Hedge funds boost bets against Argentine government bonds

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Hedge funds have upped bets against Argentina’s bonds as the emergence of radical rightwing candidate Javier Milei has sparked investor fears that the country is on course to elect a leader who will struggle to govern in the throes of an economic crisis.

The total value of Argentina’s bonds borrowed by investors to wager on a fall in prices has jumped by 65 per cent since Milei, a self-described “anarcho-capitalist”, won a primary poll last month ahead of a presidential election in October.

His plans to radically cut public spending and dollarise the country’s ailing economy have shaken the country’s fixed income and currency markets. The value of short positions against Argentine bonds lent by international custodian banks is currently $41mn, a sharp increase from $25mn ahead the mid-August vote, according to data from S&P Global Market Intelligence.

While the numbers are small compared with the overall value of Argentina’s debt, the surge comes despite the fact the bonds already trade in deeply distressed territory.

Caution from international investors comes after a period of turmoil for Argentina’s teetering economy. Inflation is running above 113 per cent, foreign exchange reserves are at dangerously low levels and the peso has lost more than half of its value against the dollar over the past 12 months.

“Given the Argentine dire macroeconomic situation, there is no room for errors,” said Alejandro Arevalo, head of emerging markets debt at Jupiter Asset Management.

He added investors were worried about the difficulty Milei would have implementing much-needed reform policies without a majority in Congress or backing from Argentina’s powerful labour unions, as well as execution risks with Milei, an inexperienced and radical leader.

“The question is not so much whether the proposed reductions in public spending will trigger social protests, but rather how Milei will react to these protests,” Arevalo said.

Investors say the most market-friendly candidate is the more moderate rightwing Patricia Bullrich, who is also proposing a programme of fiscal consolidation. While Milei said he would dramatically cut government spending, his stance has raised concerns over the feasibility of his proposals.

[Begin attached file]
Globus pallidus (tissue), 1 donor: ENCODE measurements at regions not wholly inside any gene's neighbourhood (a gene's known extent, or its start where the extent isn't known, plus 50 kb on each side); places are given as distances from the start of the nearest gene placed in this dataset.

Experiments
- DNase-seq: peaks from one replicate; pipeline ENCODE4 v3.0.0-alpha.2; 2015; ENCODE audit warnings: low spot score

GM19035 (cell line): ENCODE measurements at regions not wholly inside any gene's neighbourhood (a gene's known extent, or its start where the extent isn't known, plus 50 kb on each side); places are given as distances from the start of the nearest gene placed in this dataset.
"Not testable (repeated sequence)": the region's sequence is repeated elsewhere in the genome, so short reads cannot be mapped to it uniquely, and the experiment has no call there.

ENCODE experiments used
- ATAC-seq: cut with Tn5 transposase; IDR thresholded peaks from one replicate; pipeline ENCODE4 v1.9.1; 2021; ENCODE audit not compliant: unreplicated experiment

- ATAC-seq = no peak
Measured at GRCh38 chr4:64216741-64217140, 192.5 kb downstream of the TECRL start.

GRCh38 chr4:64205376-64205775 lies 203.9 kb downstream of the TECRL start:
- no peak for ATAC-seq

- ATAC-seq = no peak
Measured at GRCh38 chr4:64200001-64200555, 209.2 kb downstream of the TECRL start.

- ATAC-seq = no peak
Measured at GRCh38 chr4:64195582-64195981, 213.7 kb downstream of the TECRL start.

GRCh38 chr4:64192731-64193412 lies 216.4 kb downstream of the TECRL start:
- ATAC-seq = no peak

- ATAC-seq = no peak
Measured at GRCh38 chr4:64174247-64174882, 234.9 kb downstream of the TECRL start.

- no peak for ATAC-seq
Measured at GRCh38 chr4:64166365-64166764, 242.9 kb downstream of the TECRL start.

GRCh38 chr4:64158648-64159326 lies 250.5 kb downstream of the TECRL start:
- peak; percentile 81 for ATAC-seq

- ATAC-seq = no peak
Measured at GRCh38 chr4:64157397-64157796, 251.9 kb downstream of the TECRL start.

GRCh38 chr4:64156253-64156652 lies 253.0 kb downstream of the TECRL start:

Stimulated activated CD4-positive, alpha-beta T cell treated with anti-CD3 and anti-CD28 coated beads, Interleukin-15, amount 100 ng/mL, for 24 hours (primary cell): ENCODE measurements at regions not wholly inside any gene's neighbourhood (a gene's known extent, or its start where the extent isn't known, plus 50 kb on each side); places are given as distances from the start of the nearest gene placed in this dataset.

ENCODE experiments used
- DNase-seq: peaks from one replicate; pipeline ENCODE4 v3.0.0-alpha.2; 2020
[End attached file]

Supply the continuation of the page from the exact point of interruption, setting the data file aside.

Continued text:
“The dollarisation plan of the leading candidate, Javier Milei, is radical and problematic and it is unclear if it is even achievable or worthwhile,” said Paul Greer, emerging markets debt and FX portfolio manager at Fidelity International. “The market will have great difficulty dealing with this, if he attempts it.”

The primary election result has also extended a period of political paralysis. With the electorate split roughly three ways between Milei voters, the mainstream centre-right party and those of incumbent populist Peronists, October’s election is hanging by a thread and analysts say a run off in November is a near certainty.

Investors are worried about what could happen in Argentina between now and November, as the devaluation of the exchange rate puts even more pressure on the country’s spiralling inflation problem.

“A dire situation in the short term is probably going to get even more dire,” said Peter West, economic adviser at EM Funding. “I’m not predicting this will happen but there’s a chance Argentina could fall into hyper inflation — monthly inflation will probably be in double digits in the coming months.”

The price of Argentine dollar bonds fell as much as 15 per cent immediately after Milei won more than 30 per cent of the vote held on August 13, and the value of the peso on unofficial exchange rates weakened. The central bank responded quickly by devaluing its official exchange rate by as much as 18 per cent to 350 pesos per dollar, which helped bonds recover part of their losses.

The blue-chip swap rate, a free-floating exchange rate for international investors who buy stocks and bonds, has continued to weaken to more than 780 pesos to the dollar on Friday.

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